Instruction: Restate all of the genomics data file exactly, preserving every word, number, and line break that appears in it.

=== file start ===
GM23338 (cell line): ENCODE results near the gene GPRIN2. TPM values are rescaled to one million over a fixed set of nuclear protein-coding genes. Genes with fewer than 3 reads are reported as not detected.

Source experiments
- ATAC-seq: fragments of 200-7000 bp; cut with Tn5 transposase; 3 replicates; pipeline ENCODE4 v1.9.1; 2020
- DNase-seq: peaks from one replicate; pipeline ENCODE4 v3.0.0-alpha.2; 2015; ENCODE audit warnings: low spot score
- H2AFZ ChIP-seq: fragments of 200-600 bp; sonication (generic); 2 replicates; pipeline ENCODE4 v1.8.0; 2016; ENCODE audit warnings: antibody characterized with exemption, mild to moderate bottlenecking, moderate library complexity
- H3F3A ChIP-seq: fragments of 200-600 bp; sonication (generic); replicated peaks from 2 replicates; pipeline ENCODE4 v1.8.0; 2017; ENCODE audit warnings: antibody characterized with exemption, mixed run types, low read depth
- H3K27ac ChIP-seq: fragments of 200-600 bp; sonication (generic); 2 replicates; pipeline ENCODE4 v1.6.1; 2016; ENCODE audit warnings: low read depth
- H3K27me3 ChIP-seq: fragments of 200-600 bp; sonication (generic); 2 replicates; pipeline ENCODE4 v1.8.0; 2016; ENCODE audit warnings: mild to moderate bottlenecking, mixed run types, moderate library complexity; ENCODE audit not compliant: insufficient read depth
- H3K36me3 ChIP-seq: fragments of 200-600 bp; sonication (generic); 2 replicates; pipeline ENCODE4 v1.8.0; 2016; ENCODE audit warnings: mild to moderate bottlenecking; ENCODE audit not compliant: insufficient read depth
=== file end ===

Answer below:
GM23338 (cell line): ENCODE results near the gene GPRIN2. TPM values are rescaled to one million over a fixed set of nuclear protein-coding genes. Genes with fewer than 3 reads are reported as not detected.

Source experiments
- ATAC-seq: fragments of 200-7000 bp; cut with Tn5 transposase; 3 replicates; pipeline ENCODE4 v1.9.1; 2020
- DNase-seq: peaks from one replicate; pipeline ENCODE4 v3.0.0-alpha.2; 2015; ENCODE audit warnings: low spot score
- H2AFZ ChIP-seq: fragments of 200-600 bp; sonication (generic); 2 replicates; pipeline ENCODE4 v1.8.0; 2016; ENCODE audit warnings: antibody characterized with exemption, mild to moderate bottlenecking, moderate library complexity
- H3F3A ChIP-seq: fragments of 200-600 bp; sonication (generic); replicated peaks from 2 replicates; pipeline ENCODE4 v1.8.0; 2017; ENCODE audit warnings: antibody characterized with exemption, mixed run types, low read depth
- H3K27ac ChIP-seq: fragments of 200-600 bp; sonication (generic); 2 replicates; pipeline ENCODE4 v1.6.1; 2016; ENCODE audit warnings: low read depth
- H3K27me3 ChIP-seq: fragments of 200-600 bp; sonication (generic); 2 replicates; pipeline ENCODE4 v1.8.0; 2016; ENCODE audit warnings: mild to moderate bottlenecking, mixed run types, moderate library complexity; ENCODE audit not compliant: insufficient read depth
- H3K36me3 ChIP-seq: fragments of 200-600 bp; sonication (generic); 2 replicates; pipeline ENCODE4 v1.8.0; 2016; ENCODE audit warnings: mild to moderate bottlenecking; ENCODE audit not compliant: insufficient read depth